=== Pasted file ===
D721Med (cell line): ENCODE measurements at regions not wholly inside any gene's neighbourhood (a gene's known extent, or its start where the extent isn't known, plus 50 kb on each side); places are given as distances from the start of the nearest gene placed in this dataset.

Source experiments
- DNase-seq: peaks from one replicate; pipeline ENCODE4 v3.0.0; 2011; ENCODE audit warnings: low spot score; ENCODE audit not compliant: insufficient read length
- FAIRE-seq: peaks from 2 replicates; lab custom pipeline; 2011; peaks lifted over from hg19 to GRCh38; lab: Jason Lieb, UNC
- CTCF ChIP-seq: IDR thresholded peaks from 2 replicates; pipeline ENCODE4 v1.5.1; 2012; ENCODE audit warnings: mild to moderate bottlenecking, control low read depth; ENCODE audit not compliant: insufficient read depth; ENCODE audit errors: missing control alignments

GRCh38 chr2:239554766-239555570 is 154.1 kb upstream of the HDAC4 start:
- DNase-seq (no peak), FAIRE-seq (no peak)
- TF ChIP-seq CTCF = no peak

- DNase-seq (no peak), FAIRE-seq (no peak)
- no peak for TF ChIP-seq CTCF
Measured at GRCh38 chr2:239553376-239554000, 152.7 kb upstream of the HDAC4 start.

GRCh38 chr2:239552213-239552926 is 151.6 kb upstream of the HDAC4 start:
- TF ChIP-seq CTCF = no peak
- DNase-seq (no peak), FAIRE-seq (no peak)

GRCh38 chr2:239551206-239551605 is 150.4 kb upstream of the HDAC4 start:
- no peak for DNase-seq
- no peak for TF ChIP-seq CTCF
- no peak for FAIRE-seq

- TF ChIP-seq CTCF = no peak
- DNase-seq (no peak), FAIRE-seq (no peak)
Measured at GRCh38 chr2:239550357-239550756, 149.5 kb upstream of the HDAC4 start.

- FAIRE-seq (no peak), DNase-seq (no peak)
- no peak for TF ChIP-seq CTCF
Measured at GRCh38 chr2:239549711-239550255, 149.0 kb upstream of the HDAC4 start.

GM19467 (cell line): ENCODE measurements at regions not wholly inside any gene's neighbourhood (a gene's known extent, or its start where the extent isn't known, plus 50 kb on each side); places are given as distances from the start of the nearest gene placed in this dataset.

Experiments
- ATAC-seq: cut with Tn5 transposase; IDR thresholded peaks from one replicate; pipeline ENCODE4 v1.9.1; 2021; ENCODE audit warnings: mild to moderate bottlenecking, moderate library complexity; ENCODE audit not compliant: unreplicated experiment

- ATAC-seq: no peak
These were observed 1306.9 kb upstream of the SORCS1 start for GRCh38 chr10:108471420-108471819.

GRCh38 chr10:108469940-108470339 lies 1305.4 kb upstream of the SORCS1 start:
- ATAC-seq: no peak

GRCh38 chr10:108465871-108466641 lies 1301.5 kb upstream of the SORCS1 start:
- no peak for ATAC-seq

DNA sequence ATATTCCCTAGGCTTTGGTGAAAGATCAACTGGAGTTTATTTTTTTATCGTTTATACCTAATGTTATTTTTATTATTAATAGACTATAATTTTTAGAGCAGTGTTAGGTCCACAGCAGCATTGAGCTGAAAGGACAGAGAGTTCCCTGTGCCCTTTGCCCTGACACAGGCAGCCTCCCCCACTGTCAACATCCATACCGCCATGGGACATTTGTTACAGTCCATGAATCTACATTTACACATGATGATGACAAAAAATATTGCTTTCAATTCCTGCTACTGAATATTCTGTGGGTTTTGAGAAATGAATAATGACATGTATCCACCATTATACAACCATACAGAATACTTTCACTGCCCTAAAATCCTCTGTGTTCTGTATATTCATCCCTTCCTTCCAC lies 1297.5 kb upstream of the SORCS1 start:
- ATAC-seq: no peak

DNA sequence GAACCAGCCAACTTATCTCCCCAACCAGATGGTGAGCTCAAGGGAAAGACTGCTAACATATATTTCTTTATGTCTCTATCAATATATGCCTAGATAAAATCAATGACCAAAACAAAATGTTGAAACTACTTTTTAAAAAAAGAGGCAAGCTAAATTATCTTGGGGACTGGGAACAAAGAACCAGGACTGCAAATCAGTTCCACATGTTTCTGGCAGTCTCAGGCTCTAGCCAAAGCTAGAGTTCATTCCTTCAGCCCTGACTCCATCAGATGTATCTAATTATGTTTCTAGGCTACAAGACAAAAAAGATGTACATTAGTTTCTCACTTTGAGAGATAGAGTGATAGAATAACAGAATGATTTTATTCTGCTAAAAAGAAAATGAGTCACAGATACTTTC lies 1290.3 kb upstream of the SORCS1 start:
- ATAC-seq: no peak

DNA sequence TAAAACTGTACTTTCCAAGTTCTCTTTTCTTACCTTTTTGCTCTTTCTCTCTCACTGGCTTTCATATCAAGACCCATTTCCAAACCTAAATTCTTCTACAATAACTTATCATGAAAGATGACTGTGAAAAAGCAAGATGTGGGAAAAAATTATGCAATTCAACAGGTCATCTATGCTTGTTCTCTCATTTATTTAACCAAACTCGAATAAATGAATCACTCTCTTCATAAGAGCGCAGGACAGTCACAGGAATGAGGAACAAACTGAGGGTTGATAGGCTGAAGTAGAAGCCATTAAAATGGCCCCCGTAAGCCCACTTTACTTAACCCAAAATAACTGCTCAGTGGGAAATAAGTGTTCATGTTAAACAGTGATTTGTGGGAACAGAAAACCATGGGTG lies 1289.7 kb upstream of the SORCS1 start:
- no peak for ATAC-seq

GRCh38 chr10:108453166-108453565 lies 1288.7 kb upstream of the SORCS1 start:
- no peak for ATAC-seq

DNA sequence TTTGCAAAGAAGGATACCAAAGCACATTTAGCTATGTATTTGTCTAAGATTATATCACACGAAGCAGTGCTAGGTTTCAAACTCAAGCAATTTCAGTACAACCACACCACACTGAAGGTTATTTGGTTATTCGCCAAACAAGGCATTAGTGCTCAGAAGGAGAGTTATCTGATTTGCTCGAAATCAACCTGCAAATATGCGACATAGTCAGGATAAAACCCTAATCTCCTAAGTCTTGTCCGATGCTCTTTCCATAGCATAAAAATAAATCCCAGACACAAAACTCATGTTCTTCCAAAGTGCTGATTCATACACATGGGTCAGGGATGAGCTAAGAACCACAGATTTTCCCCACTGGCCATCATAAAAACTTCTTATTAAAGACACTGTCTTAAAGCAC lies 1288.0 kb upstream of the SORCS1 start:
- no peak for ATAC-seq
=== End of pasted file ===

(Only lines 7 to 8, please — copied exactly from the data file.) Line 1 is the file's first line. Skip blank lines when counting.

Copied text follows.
- DNase-seq (no peak), FAIRE-seq (no peak)
- TF ChIP-seq CTCF = no peak